The First One Thousand Years – Human Colonization and Differentiated Landscape Use in Southwestern Norway 10,000 to 9000 Years BP.
Early Economy and Settlement in Northern Europe - Pioneering, Resource Use, Coping with Change - Hans Peter Blankholm
Sveinung Bang-Andersen [+]
University of Stavanger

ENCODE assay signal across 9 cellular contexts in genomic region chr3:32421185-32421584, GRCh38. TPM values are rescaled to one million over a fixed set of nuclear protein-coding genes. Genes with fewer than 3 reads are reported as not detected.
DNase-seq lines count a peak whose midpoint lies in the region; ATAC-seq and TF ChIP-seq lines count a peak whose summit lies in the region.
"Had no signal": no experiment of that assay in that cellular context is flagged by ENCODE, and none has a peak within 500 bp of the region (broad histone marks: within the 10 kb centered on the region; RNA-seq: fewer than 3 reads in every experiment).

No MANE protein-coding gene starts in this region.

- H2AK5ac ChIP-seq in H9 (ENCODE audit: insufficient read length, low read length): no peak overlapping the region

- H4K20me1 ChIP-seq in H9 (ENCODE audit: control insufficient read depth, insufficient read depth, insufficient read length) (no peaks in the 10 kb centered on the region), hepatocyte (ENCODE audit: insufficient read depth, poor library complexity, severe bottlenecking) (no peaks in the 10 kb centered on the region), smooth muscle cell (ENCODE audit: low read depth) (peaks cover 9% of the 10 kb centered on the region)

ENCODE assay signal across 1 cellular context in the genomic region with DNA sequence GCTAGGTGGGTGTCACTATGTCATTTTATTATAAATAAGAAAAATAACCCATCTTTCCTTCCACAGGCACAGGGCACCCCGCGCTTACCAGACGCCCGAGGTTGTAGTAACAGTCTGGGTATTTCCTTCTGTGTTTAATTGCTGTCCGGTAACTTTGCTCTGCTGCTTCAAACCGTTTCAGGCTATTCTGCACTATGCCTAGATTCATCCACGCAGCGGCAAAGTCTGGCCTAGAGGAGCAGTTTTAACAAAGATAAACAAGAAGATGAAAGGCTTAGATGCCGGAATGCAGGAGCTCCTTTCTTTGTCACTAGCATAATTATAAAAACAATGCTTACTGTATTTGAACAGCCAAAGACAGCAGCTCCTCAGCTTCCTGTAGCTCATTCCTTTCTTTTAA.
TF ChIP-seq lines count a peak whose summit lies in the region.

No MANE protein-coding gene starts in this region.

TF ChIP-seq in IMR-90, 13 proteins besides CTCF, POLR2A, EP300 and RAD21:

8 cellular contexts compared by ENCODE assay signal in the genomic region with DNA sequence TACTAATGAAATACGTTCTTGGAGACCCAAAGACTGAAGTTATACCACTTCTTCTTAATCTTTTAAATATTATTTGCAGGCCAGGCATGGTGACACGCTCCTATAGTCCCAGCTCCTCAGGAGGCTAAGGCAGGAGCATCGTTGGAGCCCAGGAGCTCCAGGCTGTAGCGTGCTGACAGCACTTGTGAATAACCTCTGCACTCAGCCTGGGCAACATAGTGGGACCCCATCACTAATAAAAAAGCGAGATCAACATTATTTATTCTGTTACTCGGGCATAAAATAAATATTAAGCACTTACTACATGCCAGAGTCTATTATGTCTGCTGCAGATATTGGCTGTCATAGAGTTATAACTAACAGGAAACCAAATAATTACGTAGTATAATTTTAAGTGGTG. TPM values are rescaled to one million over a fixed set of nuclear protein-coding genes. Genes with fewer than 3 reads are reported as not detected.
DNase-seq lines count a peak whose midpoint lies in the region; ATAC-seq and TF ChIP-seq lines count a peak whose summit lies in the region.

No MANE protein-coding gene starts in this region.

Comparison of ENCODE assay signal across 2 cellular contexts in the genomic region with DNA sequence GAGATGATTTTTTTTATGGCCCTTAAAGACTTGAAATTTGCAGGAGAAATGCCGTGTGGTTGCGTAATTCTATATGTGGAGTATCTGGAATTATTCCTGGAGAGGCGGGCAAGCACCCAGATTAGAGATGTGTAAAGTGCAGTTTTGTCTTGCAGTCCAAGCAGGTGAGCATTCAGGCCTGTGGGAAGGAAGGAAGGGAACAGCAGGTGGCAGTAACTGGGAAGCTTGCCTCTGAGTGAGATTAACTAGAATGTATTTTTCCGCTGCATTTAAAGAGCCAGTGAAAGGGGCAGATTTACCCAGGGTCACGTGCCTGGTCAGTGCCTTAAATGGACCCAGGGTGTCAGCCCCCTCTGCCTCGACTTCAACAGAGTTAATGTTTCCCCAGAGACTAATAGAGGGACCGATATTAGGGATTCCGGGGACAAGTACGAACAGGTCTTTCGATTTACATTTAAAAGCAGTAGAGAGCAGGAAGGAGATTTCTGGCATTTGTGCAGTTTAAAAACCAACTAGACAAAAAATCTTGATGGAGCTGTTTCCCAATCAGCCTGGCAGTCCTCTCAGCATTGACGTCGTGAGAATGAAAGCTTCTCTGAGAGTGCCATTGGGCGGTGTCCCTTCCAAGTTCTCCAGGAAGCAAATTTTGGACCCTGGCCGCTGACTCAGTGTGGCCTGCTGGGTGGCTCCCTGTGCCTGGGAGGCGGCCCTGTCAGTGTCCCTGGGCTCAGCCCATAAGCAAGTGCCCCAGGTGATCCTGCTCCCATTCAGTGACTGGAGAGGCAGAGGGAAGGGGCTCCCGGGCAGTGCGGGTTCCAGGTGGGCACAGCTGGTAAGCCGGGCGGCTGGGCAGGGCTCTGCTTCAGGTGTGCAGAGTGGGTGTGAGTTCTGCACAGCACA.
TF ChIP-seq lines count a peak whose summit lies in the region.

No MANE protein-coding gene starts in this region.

This article deals with research performed over the last fifty years to discover, investigate and interpret archaeological sites relating to the pioneer population in southwestern Norway (the county of Rogaland) and their successors. The time limit is the Preboreal, between 10,000 BP / 9530 cal. BC and 9000 BP / 8250 cal. BC. The distribution and location of early Post-Glacial settlement forms the basis for this review. After the actual existence of such sites was confirmed as late as in 1977, a number of seventy open sites of the kind have come into light: fifty in coast/lowland, twenty in mountain/inland environments. While most coastal sites in southwestern Norway are disturbed by re-occupation or by natural causes and, due to the systematic lack of radiocarbon evidence appear difficult to date, the montane sites are generally better preserved and have radiocarbon dates back to 9750 BP / 9250 cal. BC. The relationship between coast and mountain exploitation is treated. One important future task is to locate transit sites in valleys and fjord arms connecting the inland with the coast; another is to analyze the different environmental settings of the lowland sites and variation within artefact content, floor size, dwelling structures, camp organization and inter-site connections. Being early ice-free and surrounded by high-productive marine waters making easy access by sea, the southern parts of Norway should, expectedly, have been settled by human groups well before the Glacial/Holocene transition. Although the available evidence indicates a westward oriented colonization, spreading out from the Bohuslän coast of Sweden as late as around 10,000 BP, this timing is not necessarily the final answer. Almost intangible possible traces from transient activities performed during the final Late Glacial may be expected within certain characteristic landscape types.